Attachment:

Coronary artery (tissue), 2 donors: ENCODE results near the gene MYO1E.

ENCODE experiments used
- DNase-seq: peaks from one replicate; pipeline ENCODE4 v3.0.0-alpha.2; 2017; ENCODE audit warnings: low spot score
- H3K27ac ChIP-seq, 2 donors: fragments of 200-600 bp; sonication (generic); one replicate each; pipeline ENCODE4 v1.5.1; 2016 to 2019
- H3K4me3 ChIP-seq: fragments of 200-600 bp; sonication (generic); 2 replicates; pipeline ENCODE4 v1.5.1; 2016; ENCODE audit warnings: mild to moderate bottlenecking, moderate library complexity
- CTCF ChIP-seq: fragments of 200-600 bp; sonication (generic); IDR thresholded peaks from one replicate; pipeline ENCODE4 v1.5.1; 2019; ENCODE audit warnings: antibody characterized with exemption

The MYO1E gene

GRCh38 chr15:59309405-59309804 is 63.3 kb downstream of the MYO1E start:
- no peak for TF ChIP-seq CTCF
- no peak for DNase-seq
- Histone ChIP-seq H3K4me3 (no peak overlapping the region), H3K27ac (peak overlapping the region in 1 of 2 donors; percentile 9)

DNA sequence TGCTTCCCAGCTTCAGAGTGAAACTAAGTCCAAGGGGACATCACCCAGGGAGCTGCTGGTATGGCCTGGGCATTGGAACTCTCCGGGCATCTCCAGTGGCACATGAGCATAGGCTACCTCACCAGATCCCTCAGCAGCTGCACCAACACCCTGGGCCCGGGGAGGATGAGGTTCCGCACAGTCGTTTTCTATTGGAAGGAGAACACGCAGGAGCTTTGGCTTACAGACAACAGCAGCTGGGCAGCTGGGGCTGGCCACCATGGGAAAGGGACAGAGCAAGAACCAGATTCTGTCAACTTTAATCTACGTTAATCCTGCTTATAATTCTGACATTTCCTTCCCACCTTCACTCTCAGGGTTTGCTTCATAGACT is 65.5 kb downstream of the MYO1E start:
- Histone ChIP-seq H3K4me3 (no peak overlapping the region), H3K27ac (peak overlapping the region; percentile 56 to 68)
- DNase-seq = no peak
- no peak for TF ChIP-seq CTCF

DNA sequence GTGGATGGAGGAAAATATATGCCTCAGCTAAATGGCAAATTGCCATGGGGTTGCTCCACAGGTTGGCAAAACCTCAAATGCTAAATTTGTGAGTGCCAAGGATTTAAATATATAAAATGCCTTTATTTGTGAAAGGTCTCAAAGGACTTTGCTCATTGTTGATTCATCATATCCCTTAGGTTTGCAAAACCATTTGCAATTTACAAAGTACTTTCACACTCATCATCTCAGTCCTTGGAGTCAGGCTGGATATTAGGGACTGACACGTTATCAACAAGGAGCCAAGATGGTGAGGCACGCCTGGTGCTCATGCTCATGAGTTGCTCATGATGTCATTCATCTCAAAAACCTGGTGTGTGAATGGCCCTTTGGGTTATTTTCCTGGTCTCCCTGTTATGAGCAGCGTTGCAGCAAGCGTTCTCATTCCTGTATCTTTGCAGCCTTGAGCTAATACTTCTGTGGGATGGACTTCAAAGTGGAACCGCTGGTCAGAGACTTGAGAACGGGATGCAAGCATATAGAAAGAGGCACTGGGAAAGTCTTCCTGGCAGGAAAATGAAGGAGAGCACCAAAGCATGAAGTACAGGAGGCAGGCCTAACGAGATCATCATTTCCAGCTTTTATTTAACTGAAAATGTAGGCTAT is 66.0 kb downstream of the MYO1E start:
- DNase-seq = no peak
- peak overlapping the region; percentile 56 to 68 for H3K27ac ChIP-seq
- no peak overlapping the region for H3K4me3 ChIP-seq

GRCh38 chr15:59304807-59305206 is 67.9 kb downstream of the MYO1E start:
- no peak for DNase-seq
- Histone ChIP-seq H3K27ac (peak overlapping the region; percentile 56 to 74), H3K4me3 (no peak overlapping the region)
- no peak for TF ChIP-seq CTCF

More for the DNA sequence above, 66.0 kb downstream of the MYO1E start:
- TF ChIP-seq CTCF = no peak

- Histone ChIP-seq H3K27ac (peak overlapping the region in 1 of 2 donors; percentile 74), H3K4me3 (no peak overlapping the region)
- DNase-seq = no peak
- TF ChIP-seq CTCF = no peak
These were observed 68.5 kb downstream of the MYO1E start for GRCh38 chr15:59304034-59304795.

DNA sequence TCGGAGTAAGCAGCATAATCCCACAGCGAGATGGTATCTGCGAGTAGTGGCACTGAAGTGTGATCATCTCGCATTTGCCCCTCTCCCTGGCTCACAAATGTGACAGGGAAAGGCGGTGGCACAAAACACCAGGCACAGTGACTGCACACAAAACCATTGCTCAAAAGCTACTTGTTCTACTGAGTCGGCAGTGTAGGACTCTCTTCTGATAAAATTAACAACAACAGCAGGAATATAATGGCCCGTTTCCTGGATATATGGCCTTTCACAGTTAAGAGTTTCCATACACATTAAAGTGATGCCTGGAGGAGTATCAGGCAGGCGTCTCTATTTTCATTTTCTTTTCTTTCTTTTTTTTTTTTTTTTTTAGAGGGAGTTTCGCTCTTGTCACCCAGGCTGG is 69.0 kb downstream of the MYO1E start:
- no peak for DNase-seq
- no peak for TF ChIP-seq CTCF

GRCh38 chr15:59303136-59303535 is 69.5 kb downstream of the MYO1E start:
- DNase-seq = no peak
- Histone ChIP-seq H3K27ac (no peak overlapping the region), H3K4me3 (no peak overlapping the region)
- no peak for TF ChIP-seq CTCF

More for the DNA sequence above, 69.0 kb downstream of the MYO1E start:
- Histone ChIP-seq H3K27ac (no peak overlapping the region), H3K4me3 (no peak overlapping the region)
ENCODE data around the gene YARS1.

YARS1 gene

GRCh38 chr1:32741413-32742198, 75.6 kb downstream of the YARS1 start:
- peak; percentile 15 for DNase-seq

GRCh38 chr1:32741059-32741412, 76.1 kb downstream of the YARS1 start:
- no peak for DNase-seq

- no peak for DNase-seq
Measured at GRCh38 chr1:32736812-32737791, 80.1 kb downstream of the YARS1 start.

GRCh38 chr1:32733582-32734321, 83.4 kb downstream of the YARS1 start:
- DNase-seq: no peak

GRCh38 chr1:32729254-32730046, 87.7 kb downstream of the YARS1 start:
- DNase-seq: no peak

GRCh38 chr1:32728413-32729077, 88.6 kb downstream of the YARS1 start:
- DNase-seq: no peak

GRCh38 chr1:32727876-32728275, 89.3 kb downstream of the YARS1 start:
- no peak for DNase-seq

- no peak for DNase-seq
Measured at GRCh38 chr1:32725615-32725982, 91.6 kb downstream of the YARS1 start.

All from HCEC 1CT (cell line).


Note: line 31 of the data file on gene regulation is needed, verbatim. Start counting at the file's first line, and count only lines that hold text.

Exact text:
- no peak for DNase-seq